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Monday, October 13, 2014

Henry James and Aphrodite

Even for those who enjoy the obliquities, dark passages, and the meanings buried with a shovel of Henry James’ late style, The American Scene is a trial. The sentences here are so hedged that sometimes the meaning they are drifting towards – driving towards would be too vulgar, as it was just the kind of thing Americans were always, shockingly, doing, driving here, driving there - seems to have entirely escaped them. This, one feels, is not an entirely peaceful enterprise – there is something altogether aggressive about passages in which murkiness seems to abound for its own sake.
Here’s an example:
“Who, for that matter, shall speak, who shall begin to speak, of the alacrity with which, in the New England scene (to confine ourselves for the moment only to that), the eye and the fancy take to the water? - take to it often for relief and security, the corrective it supplies to the danger of the common. The case is rare when it is not better than the other elements of the picture, even if these be at their best ; and its strength is in the fact that the common has, for the most part, to stop short at its brink ; no water being intrinsically less distinguished, save when it is dirty, than any other. By a fortunate circumstance, moreover, are not the objects usually afloat on American lakes and rivers, to say nothing of bays and sounds, almost always white and wonderful, high-piled, characteristic, fantastic things, begotten of the native conditions and shining in the native light ? Let my question, however, not embroider too extravagantly my mere sense of driving presently, though after nightfall, and in the public conveyance, into a village that gave out, through the dusk, something of the sense of a flourishing Swiss village of the tourist season, as one recalls old Alpine associations : the swing of the coach, the cold, high air, the scattered hotels and their lighted windows, the loitering people who might be celebrated climbers or celebrated guides, the resonance of the bridge as one crossed, the gleam of the swift river under the lamps. My village had no happy name; it was, crudely speaking, but Jackson, N.H., just as the swift river that, later on, in the morning light, to the immediate vision, easily surpassed everything else, was only the river of the Wildcat – a superiority strictly comparative.”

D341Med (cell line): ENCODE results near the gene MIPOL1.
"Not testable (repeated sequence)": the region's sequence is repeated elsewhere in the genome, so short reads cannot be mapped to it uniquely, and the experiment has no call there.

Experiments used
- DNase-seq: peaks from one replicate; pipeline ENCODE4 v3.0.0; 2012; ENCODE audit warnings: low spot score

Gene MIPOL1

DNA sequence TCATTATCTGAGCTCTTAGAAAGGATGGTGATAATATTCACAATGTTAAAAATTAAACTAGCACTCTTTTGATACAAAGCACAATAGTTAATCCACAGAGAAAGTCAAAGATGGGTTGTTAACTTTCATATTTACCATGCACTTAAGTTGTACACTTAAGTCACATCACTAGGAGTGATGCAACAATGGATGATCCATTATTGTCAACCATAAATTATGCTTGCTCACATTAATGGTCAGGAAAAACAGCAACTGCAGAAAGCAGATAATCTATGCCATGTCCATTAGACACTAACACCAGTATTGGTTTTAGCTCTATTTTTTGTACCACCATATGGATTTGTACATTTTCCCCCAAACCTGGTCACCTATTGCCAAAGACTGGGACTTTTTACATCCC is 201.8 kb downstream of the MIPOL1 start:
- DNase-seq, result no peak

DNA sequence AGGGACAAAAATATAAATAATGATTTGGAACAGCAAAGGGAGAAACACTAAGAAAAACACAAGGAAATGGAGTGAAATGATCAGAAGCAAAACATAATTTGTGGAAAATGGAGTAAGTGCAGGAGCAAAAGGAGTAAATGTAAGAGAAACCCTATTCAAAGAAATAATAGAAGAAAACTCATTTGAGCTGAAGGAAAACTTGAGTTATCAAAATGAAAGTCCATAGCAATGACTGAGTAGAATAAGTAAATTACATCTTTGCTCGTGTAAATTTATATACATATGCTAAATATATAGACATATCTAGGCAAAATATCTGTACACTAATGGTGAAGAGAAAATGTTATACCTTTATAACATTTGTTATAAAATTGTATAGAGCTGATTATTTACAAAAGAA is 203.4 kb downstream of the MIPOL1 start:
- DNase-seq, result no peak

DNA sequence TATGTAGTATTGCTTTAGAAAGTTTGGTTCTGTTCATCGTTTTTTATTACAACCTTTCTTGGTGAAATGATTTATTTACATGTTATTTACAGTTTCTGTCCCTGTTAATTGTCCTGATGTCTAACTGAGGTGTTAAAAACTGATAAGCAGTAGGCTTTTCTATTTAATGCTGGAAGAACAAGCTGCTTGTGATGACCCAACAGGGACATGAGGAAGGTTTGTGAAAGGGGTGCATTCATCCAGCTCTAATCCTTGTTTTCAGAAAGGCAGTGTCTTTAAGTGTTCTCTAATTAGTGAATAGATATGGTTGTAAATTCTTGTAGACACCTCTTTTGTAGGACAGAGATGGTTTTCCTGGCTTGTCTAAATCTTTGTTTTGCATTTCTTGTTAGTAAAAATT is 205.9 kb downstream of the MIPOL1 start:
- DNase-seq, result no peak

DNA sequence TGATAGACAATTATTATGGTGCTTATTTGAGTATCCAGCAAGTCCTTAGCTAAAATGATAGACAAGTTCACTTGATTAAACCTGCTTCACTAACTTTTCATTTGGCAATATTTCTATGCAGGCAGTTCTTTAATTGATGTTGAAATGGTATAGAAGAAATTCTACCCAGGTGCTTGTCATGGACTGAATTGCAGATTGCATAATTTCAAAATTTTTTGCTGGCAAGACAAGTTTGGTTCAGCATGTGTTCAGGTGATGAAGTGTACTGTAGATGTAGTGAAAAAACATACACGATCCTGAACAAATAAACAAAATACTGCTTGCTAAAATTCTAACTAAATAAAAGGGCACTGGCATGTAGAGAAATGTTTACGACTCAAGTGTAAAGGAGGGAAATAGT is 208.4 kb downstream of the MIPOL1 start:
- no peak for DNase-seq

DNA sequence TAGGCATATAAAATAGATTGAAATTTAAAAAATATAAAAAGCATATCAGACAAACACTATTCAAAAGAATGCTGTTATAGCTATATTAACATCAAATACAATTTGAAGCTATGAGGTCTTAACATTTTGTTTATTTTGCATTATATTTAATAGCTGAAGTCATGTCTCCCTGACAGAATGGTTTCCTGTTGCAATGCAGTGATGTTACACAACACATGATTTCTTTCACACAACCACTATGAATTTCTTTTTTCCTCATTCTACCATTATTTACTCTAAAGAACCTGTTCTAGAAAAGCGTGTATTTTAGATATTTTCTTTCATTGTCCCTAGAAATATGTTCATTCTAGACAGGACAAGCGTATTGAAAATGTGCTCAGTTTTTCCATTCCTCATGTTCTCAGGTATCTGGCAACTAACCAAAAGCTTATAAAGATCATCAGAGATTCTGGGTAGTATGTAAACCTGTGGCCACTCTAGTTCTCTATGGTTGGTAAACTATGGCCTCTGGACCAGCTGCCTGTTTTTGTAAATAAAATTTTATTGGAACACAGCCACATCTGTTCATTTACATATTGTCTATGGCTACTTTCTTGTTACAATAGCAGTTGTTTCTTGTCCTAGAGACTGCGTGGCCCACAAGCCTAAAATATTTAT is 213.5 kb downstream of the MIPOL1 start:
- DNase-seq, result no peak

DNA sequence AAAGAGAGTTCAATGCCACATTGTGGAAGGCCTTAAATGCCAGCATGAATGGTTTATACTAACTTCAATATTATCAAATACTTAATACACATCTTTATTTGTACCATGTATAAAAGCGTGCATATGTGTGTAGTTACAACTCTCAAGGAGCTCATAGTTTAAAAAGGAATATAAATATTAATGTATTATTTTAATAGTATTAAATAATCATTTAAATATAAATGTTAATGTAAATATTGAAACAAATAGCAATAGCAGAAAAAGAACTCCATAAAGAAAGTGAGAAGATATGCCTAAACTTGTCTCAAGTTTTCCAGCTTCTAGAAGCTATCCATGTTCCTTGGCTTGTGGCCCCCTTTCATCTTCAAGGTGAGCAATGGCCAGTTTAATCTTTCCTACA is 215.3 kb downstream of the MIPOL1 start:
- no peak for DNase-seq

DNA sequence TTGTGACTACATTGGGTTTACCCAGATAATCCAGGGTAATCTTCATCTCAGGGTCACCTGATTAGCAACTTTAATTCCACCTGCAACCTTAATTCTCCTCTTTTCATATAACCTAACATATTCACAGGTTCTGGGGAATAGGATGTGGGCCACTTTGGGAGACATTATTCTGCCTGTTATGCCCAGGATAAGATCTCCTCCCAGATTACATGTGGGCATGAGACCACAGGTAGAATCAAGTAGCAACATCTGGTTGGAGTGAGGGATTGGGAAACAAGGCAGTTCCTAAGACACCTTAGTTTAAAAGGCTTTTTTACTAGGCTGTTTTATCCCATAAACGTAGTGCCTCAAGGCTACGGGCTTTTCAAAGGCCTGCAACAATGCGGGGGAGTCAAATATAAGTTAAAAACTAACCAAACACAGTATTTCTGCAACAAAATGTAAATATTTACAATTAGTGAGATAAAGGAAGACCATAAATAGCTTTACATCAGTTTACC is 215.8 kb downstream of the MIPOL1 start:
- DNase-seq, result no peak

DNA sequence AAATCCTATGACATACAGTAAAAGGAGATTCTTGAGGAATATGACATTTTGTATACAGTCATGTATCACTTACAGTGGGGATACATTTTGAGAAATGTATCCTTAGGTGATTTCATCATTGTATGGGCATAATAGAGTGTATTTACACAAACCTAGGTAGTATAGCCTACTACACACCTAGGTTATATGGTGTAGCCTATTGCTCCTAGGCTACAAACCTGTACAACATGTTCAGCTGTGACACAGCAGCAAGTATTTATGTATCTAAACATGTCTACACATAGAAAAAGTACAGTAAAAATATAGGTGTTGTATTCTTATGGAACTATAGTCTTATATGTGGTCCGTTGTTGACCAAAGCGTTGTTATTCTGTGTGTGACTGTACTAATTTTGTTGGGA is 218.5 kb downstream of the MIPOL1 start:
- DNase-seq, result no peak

The end of my passage is not the end of the paragraph, so it might well go unnoticed that the final phrase is a bit out of whack as regards to sense. For what could possibly be the opposite of a superiority that was strictly comparative? One that arise absolutely, jettisoning comparison and wrapping itself Hegelianly in itself? It would seem that the river shares, with all things mortal, that fall from superiorities without comparison. Why would James want it otherwise?